I wanted to introduce Melissa to you and share some of her story.
Melissa graduated with honors from Wright State University with a Bachelor of Science in Business in 2000 and graduated in 2016 from the University of Phoenix with a Master of Information Systems. From being a career woman with Hewlett Packard Enterprises as an asset manager in the USPS Division to a single mother of her daughter, Claudia, she strives to reach the high goals she has set for herself. She never allows anyone to tell her she “can’t” do something; she figures out how to achieve it.
Spinal Muscular Atrophy, which has caused her to use a wheelchair for mobility, has also been a driving force for much of her volunteer work. In her free time, Melissa serves on the National Board of Directors for Cure SMA, assists her daughter’s school with administrative and fundraising tasks, assists her MDA office with Summer Camp, speaks at many events to advocate for the rights of people with disabilities. She is also the chair of the Accommodations Committee for the 2017 Cincinnati ReelAbilities Film Festival as well as a Film Reviewer.
Lisa: You are Ms. Wheelchair Ohio 2005 (MWO) and 3rd Runner Up Ms. Wheelchair America 2006. What has that experience meant to you and why is that Pageant important?
Melissa: Although I am no longer involved with the Ms. Wheelchair Ohio/America program, my time in the program was spent focused on helping other young girls and women with disabilities realize whatever dreams they have are in reach. I am a firm believer that the only limitations in life are the ones you place upon yourself. When I was MWO 2005 and ran the MWO program, I was an advocate of promoting the idea that these women were successfully living lives despite the need for a wheelchair for their day to day mobility. Society has a habit of seeing a person in a wheelchair as someone who cannot possibly be living a ‘normal’ life and that is something I wanted to change, even if just on a minor change, with the MWO program.
Lisa: You are so passionate about being involved with Cincinnati ReelAbilities. Why is the Festival important to you and why is it important that the community participate in and support it?
Melissa: When Susan Brownknight (executive director of LADD, Inc.) and Molly Lyons (LADD, Inc. director of development and external relations) first approached me about becoming involved in the ReelAbilities Festival, I was skeptical about becoming involved at first. Because I was so used to programs that were ‘feel good’ programs, I did not want to support another program that promoted the idea of able-bodied people doing ‘good’ for the disabled community and getting a pat on the back. To my surprise, they explained that ReelAbilities was actually the opposite of that so I was onboard.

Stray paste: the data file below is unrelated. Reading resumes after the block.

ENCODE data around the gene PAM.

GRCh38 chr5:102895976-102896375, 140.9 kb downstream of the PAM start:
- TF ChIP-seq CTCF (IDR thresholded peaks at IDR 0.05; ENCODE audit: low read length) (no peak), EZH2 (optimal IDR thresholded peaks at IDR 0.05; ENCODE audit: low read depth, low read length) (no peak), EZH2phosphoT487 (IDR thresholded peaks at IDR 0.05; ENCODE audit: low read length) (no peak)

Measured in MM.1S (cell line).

The Festival itself and the message it promotes is important to me because mainstream media tends to promote the idea that people with disabilities need pity, are living lives not worth living, or are a drain on their families. For example, in the film/book ‘You Before Me’, the message was spread that death is better than living with a disability. The Cincinnati ReelAbilities Festival has films from all spectrums of disabilities and promotes people living their lives doing very ‘normal’ things despite having a disability. Now, don’t get me wrong, having a disability is challenging and even frustrating at times; however, I believe I can do anything I want to do, I just may need to do it differently.
Lisa: What is one of your greatest satisfactions of being a mother?
Melissa: My daughter is the sunshine of my life and I am thankful for her every day. Although I was unsure how a pregnancy would turn out, I knew I wanted to be a mother so I did everything possible to bring her into the world as healthy as possible. She ended up coming into the world 9 weeks early but you certainly couldn’t tell it today. She’s a happy, healthy, smart, sassy almost 10 year old and one of my greatest satisfactions is being able to watch her grow into a young lady while trying to teach her what she needs to know along the way. I love my career but my true, most rewarding job is raising my daughter and having her is the best decision I ever made.
Lisa: Who is someone who has great impacted your life and how?
Melissa: Being Catholic, my faith is extremely important to me and that faith was something instilled in me as a child from my Mother. She always taught me to have faith that God would see us through whatever challenge we were facing and, as an adult, I am very thankful to her for this. In fact, I am following her lead and raising my daughter with that same faith in God.